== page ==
Spotlight on Investment: Skandia
Skandia zeroed in on Virgin Pulse, a company in the Virgin conglomerate that develops technological tools to address employee and workplace wellness. The asset management team, knowing about Skandia’s interest in preventive work for health, brought the Virgin app investment to the attention of the health team. The two teams jointly analyzed the opportunity, and in 2016 decided to make further direct investment of SEK 100M (US$11 million) in Virgin Pulse, leaving Skandia with a 2 percent ownership stake in the company. As part of this investment, Virgin Pulse has developed an app for Skandia to measure employee health and fitness levels.
Societal Needs Reframed as Innovation Hot Spots
Richer and Healthier Working Lives (health, life, pension insurance)
The nature and pressures of working life are evolving as people need to adapt to multiple and frequently changing jobs, self-employment through the “gig” or “sharing” economy, or new technology. People suffer from increased general levels of stress, mental illness, and other diseases, while public welfare support generally is on the decline due to budget constraints.
Healthier, Independent, and Fulfilled Aging (health, special care insurance)
The aging population is a global phenomenon. For instance, in Europe the 65+ population will grow to 53 percent in 2060. With longer lives come significant opportunities to keep people active, healthy, independent, and feeling a sense of purpose.
Healthier and Safer Urban Living (health, life, property and casualty insurance)
Over 54 percent of people across the globe lived in urban areas in 2014. The number of people living in cities will double to some 6.4 billion by 2050. The opportunities urbanization brings are vast, with some 60 percent of all urban buildings that will exist by 2050 not yet built.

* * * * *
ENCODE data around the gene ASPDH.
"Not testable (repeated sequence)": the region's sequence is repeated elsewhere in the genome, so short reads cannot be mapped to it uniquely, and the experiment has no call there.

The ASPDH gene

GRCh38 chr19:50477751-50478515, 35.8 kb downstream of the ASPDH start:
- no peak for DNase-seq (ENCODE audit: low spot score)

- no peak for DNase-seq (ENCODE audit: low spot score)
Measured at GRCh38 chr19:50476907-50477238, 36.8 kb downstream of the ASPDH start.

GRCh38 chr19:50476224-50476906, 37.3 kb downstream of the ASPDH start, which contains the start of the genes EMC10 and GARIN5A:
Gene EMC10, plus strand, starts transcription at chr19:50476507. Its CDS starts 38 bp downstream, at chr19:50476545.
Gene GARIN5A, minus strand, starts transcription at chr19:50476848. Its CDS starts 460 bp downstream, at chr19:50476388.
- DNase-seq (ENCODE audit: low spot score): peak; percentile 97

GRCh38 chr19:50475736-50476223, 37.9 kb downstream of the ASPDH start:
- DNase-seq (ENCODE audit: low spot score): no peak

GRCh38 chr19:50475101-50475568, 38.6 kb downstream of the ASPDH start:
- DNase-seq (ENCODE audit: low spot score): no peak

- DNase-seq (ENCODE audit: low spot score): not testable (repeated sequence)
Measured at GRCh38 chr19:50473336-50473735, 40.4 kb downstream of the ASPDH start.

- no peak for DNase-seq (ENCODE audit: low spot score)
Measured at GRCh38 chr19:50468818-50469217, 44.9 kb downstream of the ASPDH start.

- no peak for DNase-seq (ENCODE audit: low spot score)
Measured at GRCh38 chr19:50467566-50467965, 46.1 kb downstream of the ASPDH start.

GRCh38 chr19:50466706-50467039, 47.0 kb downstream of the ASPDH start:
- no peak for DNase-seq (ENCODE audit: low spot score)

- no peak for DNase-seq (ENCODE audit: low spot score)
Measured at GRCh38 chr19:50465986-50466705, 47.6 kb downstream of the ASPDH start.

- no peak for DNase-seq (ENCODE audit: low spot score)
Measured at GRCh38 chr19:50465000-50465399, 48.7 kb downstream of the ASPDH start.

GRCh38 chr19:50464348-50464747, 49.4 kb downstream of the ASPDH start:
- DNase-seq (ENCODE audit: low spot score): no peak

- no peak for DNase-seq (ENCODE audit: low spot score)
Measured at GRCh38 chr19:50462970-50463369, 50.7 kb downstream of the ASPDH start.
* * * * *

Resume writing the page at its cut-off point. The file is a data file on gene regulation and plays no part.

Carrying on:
Greater Disaster Resilience (property, casualty, life, health insurance)
As climate change progresses further, extreme weather events will increase in frequency and severity, exposing more and more communities to disasters. Global losses and damages caused by extreme weather events, including hurricanes and flooding, have been estimated at up to US$200 billion a year since 1980.
More Secure Rural Livelihoods (crop and health insurance)
Both small and large farms will play a critical role in achieving food security and secured rural livelihoods as global population grows more than ever. Evidence shows that insured farmers switch to higher risk/return crops, invest 24 percent more in fertilizers, and 13 percent more in farm cultivation and preparation in comparison to their uninsured peers.
New Capabilities for Execution
Mastering behavioral sciences:
Any shared value strategy focused on prevention will demand customers and value-chain partners to think and behave differently. Bolstering internal capabilities in behavioral science (including behavioral economics and psychology), sharing data across the value chain, and being willing to experiment with different incentives is the new frontier.
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No company operates in isolation; each exists in an ecosystem where lack of value-chain services, weak government, and civil society relations and distrust may curtail its potential. Success in creating shared value requires companies to work on three levels to influence broader ecosystems change.